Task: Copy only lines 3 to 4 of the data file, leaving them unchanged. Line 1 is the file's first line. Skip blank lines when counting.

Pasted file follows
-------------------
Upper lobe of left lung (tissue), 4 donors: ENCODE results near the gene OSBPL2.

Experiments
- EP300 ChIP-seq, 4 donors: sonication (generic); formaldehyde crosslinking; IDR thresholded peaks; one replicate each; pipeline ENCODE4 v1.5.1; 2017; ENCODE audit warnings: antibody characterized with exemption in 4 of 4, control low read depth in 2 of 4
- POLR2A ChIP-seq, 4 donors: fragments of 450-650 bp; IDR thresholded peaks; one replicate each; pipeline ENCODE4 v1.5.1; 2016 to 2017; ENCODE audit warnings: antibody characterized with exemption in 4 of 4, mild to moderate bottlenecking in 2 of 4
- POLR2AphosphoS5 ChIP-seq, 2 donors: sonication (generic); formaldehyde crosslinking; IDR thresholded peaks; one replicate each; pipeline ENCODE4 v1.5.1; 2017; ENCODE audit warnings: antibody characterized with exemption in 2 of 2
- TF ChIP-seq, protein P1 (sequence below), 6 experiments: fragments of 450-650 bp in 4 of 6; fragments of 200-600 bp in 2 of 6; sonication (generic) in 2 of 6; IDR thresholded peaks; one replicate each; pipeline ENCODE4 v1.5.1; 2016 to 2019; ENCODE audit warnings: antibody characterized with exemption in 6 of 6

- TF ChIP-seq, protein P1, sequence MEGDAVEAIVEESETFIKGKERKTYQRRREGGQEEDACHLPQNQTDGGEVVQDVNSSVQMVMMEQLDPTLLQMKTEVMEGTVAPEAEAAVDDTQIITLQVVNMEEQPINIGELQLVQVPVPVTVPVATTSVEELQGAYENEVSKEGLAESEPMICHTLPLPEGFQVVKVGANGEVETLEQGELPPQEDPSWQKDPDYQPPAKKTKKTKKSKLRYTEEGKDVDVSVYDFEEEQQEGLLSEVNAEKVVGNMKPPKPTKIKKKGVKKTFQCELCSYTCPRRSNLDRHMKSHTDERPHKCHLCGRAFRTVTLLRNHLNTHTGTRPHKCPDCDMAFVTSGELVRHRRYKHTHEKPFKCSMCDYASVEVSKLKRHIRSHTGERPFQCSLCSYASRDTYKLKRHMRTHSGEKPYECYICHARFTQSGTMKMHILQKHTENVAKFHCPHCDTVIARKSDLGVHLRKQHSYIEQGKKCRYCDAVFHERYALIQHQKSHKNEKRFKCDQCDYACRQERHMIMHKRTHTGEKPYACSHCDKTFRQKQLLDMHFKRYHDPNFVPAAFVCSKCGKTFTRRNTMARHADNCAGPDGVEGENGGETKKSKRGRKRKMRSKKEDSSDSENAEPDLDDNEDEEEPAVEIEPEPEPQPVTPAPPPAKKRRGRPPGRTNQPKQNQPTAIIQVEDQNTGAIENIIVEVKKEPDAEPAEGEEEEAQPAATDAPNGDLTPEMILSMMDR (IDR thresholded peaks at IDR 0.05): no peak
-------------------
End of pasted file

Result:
- EP300 ChIP-seq, 4 donors: sonication (generic); formaldehyde crosslinking; IDR thresholded peaks; one replicate each; pipeline ENCODE4 v1.5.1; 2017; ENCODE audit warnings: antibody characterized with exemption in 4 of 4, control low read depth in 2 of 4
- POLR2A ChIP-seq, 4 donors: fragments of 450-650 bp; IDR thresholded peaks; one replicate each; pipeline ENCODE4 v1.5.1; 2016 to 2017; ENCODE audit warnings: antibody characterized with exemption in 4 of 4, mild to moderate bottlenecking in 2 of 4